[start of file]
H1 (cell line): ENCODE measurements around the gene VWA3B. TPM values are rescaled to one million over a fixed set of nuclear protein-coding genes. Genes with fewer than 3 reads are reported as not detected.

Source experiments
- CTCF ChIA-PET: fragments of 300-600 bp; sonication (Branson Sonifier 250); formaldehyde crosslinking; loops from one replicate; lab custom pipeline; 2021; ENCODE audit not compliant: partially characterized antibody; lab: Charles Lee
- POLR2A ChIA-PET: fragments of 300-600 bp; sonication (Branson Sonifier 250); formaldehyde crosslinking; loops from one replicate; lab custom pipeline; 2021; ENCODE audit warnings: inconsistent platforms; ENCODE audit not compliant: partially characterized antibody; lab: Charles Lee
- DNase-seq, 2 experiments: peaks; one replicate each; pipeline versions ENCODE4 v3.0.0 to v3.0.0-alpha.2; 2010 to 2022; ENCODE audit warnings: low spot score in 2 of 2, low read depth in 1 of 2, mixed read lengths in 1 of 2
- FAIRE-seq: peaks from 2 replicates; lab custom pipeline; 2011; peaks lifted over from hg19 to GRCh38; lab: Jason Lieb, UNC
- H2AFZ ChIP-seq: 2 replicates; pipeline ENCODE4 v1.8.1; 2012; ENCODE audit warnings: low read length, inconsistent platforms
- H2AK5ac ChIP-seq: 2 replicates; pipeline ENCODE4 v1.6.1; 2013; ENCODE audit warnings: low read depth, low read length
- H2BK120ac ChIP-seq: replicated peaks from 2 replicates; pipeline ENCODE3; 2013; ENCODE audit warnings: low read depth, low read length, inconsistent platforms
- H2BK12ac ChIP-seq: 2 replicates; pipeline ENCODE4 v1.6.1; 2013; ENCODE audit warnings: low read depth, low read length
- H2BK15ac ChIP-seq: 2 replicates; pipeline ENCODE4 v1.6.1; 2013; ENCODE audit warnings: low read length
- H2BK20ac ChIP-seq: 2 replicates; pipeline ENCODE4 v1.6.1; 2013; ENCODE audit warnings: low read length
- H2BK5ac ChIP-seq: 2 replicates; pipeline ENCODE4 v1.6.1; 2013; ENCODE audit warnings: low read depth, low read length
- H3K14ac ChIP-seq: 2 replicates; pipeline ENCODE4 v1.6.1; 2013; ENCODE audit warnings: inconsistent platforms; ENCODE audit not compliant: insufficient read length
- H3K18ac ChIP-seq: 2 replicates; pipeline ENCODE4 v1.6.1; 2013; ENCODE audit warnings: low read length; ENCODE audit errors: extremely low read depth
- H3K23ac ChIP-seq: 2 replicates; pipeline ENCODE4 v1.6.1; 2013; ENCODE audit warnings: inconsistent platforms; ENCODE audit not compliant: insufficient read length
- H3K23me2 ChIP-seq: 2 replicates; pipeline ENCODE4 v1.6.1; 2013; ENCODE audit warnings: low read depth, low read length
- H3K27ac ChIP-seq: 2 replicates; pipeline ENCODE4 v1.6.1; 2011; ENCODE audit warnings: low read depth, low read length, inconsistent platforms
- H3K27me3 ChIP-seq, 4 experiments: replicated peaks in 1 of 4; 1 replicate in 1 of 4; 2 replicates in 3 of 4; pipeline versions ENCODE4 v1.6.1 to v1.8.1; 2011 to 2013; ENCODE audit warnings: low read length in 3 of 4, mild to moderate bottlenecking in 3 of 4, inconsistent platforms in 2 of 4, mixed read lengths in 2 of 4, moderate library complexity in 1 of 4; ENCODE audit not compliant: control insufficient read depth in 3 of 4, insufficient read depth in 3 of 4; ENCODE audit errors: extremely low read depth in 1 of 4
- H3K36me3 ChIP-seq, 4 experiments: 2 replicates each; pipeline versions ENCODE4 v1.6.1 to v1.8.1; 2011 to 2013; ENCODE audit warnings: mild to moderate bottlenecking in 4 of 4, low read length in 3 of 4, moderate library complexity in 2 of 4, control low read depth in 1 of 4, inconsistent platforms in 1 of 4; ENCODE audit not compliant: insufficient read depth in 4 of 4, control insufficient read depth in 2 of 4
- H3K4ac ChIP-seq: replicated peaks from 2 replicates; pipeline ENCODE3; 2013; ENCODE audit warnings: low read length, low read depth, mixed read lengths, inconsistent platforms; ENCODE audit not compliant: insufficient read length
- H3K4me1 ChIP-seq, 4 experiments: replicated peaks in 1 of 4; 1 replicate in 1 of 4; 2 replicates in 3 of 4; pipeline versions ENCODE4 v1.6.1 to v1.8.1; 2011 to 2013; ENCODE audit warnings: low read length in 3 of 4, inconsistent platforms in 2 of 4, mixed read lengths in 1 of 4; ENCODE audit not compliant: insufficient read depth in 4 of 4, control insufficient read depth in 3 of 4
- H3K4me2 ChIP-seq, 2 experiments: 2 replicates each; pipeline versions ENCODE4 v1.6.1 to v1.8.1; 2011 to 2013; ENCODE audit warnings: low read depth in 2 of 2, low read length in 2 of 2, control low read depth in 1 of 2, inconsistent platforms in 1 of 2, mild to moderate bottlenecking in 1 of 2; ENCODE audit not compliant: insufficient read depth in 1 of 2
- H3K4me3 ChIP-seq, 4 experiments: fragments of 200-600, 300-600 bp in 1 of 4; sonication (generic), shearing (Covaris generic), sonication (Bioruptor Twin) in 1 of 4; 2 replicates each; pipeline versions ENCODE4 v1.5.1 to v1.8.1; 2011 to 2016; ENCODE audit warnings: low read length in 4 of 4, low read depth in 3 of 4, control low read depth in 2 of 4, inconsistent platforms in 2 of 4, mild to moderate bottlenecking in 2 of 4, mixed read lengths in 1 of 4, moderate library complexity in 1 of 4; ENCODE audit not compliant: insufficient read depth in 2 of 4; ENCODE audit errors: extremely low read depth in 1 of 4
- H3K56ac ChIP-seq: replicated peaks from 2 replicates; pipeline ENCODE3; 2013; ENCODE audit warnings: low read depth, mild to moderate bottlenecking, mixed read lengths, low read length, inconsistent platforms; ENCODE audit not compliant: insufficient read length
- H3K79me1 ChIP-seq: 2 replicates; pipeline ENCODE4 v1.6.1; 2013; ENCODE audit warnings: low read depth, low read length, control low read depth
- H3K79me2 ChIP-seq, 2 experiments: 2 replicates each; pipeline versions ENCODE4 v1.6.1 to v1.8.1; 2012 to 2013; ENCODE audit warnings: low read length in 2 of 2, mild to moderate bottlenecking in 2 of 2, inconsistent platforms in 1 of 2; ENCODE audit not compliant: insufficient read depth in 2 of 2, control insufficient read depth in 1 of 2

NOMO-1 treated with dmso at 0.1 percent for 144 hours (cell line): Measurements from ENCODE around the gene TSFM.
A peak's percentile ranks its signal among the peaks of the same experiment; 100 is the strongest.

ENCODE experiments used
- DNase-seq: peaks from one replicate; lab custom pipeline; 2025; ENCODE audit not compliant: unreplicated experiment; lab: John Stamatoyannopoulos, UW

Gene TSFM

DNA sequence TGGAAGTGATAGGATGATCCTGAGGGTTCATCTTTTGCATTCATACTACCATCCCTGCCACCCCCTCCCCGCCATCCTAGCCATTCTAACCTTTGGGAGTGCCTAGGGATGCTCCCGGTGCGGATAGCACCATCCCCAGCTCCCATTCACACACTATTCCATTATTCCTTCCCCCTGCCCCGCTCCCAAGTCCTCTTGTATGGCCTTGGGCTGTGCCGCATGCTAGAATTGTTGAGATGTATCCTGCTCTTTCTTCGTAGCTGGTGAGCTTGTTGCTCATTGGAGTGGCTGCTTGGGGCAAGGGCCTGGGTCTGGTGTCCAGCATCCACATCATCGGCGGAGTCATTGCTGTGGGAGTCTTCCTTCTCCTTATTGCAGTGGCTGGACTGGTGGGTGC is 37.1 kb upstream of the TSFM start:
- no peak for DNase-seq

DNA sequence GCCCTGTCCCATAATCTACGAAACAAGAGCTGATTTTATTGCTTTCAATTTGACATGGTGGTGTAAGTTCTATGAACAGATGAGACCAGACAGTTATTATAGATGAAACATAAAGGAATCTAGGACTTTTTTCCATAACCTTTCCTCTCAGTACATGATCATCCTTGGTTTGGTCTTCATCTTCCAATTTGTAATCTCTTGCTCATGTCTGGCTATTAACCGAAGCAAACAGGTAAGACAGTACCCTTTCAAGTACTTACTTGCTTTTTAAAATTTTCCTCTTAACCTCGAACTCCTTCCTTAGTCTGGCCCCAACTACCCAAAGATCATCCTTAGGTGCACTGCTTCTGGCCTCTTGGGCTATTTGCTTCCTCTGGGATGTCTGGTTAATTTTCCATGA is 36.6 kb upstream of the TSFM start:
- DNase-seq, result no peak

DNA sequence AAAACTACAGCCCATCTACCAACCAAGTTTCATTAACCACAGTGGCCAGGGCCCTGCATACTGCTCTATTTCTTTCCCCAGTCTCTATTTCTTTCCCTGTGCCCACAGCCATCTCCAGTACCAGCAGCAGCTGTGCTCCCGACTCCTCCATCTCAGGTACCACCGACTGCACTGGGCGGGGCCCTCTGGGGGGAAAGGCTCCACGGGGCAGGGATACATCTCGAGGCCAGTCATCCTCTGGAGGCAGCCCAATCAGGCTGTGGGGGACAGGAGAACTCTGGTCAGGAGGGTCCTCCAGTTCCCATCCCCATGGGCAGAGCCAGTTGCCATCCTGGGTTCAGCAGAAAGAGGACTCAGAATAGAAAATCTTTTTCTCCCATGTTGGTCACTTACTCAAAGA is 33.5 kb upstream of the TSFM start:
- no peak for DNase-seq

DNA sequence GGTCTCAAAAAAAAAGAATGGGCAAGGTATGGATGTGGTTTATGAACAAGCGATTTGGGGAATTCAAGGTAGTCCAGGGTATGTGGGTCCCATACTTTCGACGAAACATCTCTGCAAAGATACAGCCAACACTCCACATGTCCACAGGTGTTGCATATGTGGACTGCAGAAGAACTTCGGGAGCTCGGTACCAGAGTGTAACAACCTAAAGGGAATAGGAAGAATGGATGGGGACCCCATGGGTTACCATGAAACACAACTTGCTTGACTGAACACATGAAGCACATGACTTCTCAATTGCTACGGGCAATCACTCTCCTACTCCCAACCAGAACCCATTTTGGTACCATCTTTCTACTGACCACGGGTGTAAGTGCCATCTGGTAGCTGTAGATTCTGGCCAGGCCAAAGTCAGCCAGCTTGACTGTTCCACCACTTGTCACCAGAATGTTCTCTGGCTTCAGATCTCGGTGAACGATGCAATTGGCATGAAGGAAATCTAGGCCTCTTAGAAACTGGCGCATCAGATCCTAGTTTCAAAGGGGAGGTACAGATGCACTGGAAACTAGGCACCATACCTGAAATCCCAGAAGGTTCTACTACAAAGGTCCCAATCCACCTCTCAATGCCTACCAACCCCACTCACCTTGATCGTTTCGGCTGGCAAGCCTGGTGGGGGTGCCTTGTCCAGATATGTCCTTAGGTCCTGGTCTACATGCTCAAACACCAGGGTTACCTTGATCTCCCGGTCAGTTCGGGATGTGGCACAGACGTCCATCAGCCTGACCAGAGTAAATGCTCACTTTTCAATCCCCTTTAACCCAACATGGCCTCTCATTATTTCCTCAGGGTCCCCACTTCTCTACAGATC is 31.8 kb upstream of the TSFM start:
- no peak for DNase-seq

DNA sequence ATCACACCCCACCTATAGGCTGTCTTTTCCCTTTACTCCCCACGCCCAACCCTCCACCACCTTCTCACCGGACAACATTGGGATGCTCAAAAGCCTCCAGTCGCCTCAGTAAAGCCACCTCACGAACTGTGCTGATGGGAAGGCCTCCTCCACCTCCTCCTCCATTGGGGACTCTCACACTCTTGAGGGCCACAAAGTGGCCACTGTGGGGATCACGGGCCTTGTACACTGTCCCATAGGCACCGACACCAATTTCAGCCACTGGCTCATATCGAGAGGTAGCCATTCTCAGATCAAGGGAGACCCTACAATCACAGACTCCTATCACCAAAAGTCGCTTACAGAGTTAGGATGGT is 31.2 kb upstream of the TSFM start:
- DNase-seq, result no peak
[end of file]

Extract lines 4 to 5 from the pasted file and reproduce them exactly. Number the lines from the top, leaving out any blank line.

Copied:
- POLR2A ChIA-PET: fragments of 300-600 bp; sonication (Branson Sonifier 250); formaldehyde crosslinking; loops from one replicate; lab custom pipeline; 2021; ENCODE audit warnings: inconsistent platforms; ENCODE audit not compliant: partially characterized antibody; lab: Charles Lee
- DNase-seq, 2 experiments: peaks; one replicate each; pipeline versions ENCODE4 v3.0.0 to v3.0.0-alpha.2; 2010 to 2022; ENCODE audit warnings: low spot score in 2 of 2, low read depth in 1 of 2, mixed read lengths in 1 of 2